New York: Nolan / Eckman Gallery, 1994. Oblong quarto, (11" x 8 1/2"), unpaged (36 pages), an edtion of 400 copies, produced on the occasion of an exhibit of Zucker's work. The pages show, in black ink, an "old coot painting the Baptism River by the roadside near Cramer, Minnesota". The drawings and text are rollicking and delightful and include a "recipe" for a fried walleye dinner for four and a list of what's in the artist's tackle box. A fine copy in heavy white wrappers.
New York: Champion Papers, 1978. 11" x 8 1/2", 36 pages. This issue was designed by Hermann Zapf, and is full of his quotes, typefaces, calligraphy and posters, a good number full-page and in color. Internally fine -- and indisputably elegant -- in mildly rubbed and faded heavy wrappers. Text and cover papers are by Champion.
Los Angeles: 1953. Small octavo, unpaged (12 pages). An edition of 500 copies printed by Wm. M. Cheney, that is, as noted, the text of a broadcast to be heard in January 1954 on the Ed Murrow weekly program of the same title, and here privately published for friends. To quote Zeitlin: "The written and printed word survives persecution, book burning, censorship and fashions. When I sell a man a good book I am the happy transmitter of a precious thing and I feel I have justly earned my profit." Faint vertical crease near the outer edge, else a fine copy in faintly worn buff wrappers.
New York: The Typophiles, 1986. Typophiles Monograph New Series Number 3. Small octavo, 23 pages, designed by George Laws, set in Monotype Janson by Out of Sorts Letter Foundery. This is an edition of 480 copies printed at the Stone House Press, with a preface by Abe Lerner. As is mentioned in this fine essay, "Baron" Weisberg was the only known manuscript forger in Philadelphia during the first half of the twentieth century. A fine copy in heavy grey wrappers.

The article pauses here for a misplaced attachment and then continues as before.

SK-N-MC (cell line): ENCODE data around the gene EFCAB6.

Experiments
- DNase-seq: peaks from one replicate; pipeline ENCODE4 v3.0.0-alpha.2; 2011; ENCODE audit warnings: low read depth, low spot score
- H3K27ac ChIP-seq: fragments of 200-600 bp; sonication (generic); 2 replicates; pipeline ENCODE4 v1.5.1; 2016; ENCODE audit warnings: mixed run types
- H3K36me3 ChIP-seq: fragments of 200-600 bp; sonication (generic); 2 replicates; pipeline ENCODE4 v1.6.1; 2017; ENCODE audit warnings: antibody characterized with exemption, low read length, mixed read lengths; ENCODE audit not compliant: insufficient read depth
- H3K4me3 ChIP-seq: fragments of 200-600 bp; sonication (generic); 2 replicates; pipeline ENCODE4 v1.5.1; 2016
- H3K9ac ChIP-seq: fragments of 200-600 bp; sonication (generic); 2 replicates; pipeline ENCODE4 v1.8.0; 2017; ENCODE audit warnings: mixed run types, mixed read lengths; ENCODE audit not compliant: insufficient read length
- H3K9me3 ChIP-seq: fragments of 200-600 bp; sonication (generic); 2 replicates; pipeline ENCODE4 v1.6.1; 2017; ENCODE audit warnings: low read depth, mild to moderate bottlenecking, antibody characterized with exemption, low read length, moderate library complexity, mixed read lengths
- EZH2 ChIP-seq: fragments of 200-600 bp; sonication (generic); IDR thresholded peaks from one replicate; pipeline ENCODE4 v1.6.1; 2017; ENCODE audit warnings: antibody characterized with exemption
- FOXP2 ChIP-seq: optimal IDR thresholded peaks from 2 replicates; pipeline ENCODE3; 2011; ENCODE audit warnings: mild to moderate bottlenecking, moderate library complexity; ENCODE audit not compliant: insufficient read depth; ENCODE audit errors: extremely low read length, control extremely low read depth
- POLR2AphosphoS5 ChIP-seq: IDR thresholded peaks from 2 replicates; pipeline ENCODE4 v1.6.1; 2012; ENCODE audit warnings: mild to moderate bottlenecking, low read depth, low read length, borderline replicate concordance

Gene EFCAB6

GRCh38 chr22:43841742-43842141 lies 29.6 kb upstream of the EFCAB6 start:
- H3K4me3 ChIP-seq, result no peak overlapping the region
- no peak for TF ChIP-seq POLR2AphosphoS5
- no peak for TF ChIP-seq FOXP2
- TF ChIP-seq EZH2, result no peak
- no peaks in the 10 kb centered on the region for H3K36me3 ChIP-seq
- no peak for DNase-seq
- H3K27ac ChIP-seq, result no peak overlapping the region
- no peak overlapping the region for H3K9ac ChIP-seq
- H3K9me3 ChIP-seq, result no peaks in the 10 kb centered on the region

New York: Conde-Nast, 1999. Fat quarto, 544p., with a fold-out three-part cover of top models, photographed by Annie Liebovitz, and a portfolio of photographs from "Women", the book by Liebovitz and Susan Sontag published that year. Utter vivid nostalgia. Fine in wrappers with a miniscule nick to the top of the spine.
Chicago: The Caxton Club, 1937. 15.5 x 10.5 cm, vi + 107pp., an edition of 200 copies, translated by Theodore W. Koch, and printed for the Caxton Club by the Lakeside Press. There is a preface by Koch, followed by four pieces by Zweig: "Books Are the Gateway to the World", "The Old-Book Peddler; A Viennese Tale for Bibliophiles", "The Invisible Coillection; an Episode from the Post-War Inflation Period", and "Thanks to Books". Endpapers and top edge somewhat browned and foxed, otherwise a very good copy in brilliant patterned paper on boards, slightly darkened, with paper spine and front panel title labels.
Chicago: Woman's Temperance Publication Association, 1886(1864). second edition. 12mo, 268pp., with three b/w illustrations. This was Willard's first book, and was written to memorialize the life of her sister Mary, hwo had died young at their home in Evanston, Illinois. this edition has a brief preface by John Greenleaf Whittier, as well as the original introduction by Methodist bishop Randolph S.Foster, also of Evanston. Faint foxing to edges else very good indeed in deep blue cloth stamped gilt, edges just slightly rubbed.